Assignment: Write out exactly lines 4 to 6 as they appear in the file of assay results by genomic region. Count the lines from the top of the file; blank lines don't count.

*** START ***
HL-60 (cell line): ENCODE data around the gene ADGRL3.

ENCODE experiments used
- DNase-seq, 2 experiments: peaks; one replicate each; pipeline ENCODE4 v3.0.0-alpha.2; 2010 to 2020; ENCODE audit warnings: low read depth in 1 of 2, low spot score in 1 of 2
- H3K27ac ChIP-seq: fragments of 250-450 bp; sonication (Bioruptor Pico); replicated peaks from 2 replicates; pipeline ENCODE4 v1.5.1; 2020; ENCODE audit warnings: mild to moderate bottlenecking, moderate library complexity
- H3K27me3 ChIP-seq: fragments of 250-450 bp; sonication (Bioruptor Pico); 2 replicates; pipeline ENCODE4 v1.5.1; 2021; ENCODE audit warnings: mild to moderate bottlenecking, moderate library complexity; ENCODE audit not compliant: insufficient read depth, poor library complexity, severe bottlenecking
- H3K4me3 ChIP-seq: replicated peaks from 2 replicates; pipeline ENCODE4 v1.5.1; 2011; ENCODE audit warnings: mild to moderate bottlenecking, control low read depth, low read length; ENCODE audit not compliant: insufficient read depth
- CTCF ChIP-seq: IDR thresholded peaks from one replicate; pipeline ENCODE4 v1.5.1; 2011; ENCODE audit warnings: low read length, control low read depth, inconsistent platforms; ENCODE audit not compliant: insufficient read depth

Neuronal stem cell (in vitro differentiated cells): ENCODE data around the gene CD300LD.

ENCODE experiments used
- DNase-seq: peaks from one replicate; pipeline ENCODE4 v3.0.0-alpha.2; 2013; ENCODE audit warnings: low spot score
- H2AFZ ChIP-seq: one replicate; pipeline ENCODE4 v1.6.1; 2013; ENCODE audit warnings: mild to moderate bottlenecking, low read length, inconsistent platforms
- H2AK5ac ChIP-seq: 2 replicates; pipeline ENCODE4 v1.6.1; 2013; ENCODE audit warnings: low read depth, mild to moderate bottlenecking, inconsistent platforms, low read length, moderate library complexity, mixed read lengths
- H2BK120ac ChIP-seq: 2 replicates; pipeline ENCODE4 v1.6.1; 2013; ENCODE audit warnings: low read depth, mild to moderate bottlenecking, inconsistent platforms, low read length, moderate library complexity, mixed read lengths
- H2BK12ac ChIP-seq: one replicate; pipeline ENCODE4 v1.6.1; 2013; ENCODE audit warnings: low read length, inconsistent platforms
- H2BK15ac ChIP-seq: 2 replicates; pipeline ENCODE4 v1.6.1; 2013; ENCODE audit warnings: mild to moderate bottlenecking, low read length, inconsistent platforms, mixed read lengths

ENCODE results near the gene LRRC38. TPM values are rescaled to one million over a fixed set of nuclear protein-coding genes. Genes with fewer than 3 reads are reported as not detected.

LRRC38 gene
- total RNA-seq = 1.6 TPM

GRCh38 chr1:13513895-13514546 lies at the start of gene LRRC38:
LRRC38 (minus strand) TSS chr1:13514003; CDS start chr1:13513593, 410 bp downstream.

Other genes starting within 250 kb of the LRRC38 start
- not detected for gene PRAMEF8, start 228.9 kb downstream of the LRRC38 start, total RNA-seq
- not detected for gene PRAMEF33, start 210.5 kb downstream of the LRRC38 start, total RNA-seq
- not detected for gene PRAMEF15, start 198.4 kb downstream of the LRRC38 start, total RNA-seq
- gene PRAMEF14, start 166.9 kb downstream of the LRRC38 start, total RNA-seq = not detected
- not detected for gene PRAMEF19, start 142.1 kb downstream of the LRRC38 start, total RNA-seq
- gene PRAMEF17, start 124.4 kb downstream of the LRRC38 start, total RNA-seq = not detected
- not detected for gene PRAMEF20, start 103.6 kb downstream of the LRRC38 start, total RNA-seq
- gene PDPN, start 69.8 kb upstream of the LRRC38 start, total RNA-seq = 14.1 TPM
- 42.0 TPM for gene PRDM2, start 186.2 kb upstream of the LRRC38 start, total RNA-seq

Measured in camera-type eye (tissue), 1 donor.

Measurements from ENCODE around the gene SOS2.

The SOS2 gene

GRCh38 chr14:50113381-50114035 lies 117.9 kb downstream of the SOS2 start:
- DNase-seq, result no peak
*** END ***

- H3K27ac ChIP-seq: fragments of 250-450 bp; sonication (Bioruptor Pico); replicated peaks from 2 replicates; pipeline ENCODE4 v1.5.1; 2020; ENCODE audit warnings: mild to moderate bottlenecking, moderate library complexity
- H3K27me3 ChIP-seq: fragments of 250-450 bp; sonication (Bioruptor Pico); 2 replicates; pipeline ENCODE4 v1.5.1; 2021; ENCODE audit warnings: mild to moderate bottlenecking, moderate library complexity; ENCODE audit not compliant: insufficient read depth, poor library complexity, severe bottlenecking
- H3K4me3 ChIP-seq: replicated peaks from 2 replicates; pipeline ENCODE4 v1.5.1; 2011; ENCODE audit warnings: mild to moderate bottlenecking, control low read depth, low read length; ENCODE audit not compliant: insufficient read depth